When the BBC news, which ignored the FT story yesterday, lead with Bob Dudley’s personal, non-voting opinion on independence I could have crashed the car, such was my haste to change the channel.

  68. Peter Macbeastie says:

    Funny, in a kind of sick way, that the huge banner headline of yesterday in the Record about the end of the Bedroom Tax is replaced today by a far smaller, doubtless nowhere near the front page (I saw it on their website) report that Westminster have refused to allow the Scottish Government to allocate it to discretionary spending.

    You’d have thought that they would scream that from the rooftops, that the Tory/ Lib Dem coalition had prevented the Scottish Government from helping those affected by the Bedroom Tax, but no, barely a whimper. No mention, last I looked, of it on the BBC Scotland or STV news pages. But the BP executive, clearly speaking from his ‘own’ opinion, gets blanket coverage. And of course, no mention of the report in the FT either. A respected business broadsheet puts out information that strongly suggests Scotland’s independent start point would be rather dramatically more impressive than even the wildest dreams of die hard Nationalists, and naturally the BBC et al make no mention of it. Bias by ommission.

    Our media is so blatant with its bias it no longer even pretends to be anything else.

  69. Morag says:

    HandandShrimp said on the previous thread that he thought the BBC had got worse since the bias report. I agree. My impression from the tone of the submission they sent (patronising and peremptory) and the continuing flood of “independence warning” headlines, is that someone is determined to go on doing exactly what they have been doing only more blatantly, just to show they’re not ashamed. Backing off might be taken as a tacit admission the report had some truth in it, and we can’t have that!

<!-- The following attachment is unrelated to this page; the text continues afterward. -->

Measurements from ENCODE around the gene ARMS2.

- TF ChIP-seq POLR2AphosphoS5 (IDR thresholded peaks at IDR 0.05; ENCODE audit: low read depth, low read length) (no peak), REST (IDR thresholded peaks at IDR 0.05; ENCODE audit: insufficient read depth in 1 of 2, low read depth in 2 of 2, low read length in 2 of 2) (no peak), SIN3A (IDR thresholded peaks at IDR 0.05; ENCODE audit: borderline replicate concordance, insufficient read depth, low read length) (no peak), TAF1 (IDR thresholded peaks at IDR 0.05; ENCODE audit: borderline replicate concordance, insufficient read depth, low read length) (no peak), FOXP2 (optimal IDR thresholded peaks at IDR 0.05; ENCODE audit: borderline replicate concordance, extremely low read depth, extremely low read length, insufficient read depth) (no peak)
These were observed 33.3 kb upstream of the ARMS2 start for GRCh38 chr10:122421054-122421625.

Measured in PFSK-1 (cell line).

70. Dorothy Devine says:

    I came here to be cheered up having visited the Iain Martin article on the DT – now someone please give me some really happy news and please , please leave the DT to their lovely unionist commentators.

  71. Chic McGregor says:

    “American Bob Dudley, and chief executive of BP, worried over independent currency”

    Perhaps we should explain the petrodollar to him.

  72. Alec says:

    @KillieBoab – “When the BBC news, which ignored the FT story yesterday…”

    I posted this on the FT thread earlier –

    The BBC (in England at least – not sure about BBC Scotland) ran major news items on the economic numbers back in September on the main news bulletins. They covered the fact that Scotland has higher revenues and higher spending, and looked at the suggestions that including oil, Scotland per capita income was better than rUK’s.

    The FT story isn’t new, and has been pretty well covered by several media outlets – I’ve certainly picked this story up several times in England.

  73. call me dave says:

    Murray McCallum

    On tv you saw the slight hesitation, as he, unseen, crossed his fingers, and then spoke from the ‘better together’ script.
    “Great Britain is great and ought to stay together.”

    Darling is doing the chess equivalent of circling the wagons, marshalling his remaining forces for a last stand, we are near the end game.

    It’s tricky and so far, the ‘First Eck’ has been two or three moves ahead. I trust his team to continue to chip away at the remaining unionist pawns and capture a few major pieces.

    As for ‘Scottish’ labour they’re far away over the horizon playing snap.

  74. KillieBoab says: